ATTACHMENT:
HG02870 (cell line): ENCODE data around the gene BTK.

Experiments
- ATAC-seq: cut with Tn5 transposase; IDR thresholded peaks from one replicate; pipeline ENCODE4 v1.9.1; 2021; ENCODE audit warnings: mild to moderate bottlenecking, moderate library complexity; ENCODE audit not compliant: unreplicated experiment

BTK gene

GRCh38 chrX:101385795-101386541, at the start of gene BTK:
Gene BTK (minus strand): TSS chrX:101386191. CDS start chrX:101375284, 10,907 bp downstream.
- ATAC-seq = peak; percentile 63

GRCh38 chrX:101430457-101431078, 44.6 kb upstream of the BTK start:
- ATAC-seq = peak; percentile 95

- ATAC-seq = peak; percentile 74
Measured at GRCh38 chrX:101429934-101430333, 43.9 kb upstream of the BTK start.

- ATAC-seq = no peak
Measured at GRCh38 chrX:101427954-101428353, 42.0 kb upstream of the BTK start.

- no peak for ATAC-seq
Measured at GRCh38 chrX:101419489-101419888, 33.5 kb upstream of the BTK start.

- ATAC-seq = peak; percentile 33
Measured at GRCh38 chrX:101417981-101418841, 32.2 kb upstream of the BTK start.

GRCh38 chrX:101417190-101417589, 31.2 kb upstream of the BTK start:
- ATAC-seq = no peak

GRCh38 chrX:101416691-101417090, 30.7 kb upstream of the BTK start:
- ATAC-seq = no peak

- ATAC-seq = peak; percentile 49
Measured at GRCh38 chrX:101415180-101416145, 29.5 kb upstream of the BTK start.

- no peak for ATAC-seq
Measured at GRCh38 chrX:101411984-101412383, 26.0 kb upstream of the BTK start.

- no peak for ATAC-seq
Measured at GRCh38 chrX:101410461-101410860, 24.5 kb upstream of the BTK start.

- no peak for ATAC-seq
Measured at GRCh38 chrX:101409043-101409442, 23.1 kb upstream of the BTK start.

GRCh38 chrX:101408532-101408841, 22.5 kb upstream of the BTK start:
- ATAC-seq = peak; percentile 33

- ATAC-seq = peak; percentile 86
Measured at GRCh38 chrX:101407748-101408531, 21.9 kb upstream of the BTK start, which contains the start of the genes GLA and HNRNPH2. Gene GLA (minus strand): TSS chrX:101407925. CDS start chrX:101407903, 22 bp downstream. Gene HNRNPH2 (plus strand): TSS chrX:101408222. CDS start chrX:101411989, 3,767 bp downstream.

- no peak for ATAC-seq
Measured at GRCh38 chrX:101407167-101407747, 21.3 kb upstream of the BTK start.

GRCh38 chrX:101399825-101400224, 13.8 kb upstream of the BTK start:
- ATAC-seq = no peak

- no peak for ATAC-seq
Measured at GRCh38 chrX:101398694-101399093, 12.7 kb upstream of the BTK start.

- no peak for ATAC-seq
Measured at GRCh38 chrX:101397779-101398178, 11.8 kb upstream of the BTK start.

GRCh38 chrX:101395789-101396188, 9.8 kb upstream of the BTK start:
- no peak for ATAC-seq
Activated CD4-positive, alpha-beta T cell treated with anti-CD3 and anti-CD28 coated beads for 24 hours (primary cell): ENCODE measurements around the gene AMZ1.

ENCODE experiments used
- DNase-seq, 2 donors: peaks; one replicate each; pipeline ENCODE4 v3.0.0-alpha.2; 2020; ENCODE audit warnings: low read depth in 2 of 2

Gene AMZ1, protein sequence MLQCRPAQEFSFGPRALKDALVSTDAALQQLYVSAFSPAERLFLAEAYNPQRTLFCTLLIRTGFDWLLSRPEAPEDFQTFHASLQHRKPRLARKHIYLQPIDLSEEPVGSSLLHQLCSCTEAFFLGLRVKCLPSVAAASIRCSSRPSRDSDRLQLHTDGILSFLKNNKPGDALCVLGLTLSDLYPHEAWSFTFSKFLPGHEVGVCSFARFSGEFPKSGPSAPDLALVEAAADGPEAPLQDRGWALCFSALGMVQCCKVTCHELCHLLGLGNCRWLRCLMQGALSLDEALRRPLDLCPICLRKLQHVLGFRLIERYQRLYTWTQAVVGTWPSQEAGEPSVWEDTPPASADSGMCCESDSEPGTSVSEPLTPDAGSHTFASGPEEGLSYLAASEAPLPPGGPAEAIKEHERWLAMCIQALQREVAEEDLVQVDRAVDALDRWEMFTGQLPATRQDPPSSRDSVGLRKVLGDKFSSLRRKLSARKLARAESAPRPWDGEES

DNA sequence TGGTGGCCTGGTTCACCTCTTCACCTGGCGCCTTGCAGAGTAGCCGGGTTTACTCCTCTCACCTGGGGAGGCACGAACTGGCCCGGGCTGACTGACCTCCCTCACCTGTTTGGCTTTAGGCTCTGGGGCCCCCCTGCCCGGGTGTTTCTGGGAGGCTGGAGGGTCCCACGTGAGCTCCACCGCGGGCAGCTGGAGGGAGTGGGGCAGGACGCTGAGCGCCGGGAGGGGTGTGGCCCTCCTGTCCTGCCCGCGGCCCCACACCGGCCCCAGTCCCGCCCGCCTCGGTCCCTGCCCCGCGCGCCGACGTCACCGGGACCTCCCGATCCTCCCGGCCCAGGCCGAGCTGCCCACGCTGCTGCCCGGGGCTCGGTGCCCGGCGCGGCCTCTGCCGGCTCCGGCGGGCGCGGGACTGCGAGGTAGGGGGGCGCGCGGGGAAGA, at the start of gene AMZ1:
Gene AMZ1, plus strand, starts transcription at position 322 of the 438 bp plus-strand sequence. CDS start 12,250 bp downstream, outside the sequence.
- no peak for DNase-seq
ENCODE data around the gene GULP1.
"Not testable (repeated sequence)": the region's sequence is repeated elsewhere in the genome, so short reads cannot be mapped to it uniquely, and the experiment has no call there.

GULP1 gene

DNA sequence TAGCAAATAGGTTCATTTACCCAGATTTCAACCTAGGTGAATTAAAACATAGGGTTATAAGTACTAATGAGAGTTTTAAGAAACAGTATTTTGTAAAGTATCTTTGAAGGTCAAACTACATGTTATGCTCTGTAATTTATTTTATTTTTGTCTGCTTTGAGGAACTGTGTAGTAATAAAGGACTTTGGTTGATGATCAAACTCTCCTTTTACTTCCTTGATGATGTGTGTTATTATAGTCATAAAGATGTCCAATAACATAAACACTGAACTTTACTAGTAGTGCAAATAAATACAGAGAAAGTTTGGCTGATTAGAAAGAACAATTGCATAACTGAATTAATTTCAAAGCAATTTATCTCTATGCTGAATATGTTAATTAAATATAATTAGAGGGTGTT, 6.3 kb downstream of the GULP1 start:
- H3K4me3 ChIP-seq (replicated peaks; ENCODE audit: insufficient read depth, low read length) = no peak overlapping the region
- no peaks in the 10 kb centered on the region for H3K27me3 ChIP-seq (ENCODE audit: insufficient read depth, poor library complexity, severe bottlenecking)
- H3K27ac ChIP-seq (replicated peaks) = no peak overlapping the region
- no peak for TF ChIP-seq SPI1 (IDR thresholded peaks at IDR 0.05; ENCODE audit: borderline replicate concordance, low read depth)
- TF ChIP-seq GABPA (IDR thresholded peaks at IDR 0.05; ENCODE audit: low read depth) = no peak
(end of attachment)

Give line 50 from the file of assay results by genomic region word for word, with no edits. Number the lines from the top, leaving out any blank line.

- no peak for DNase-seq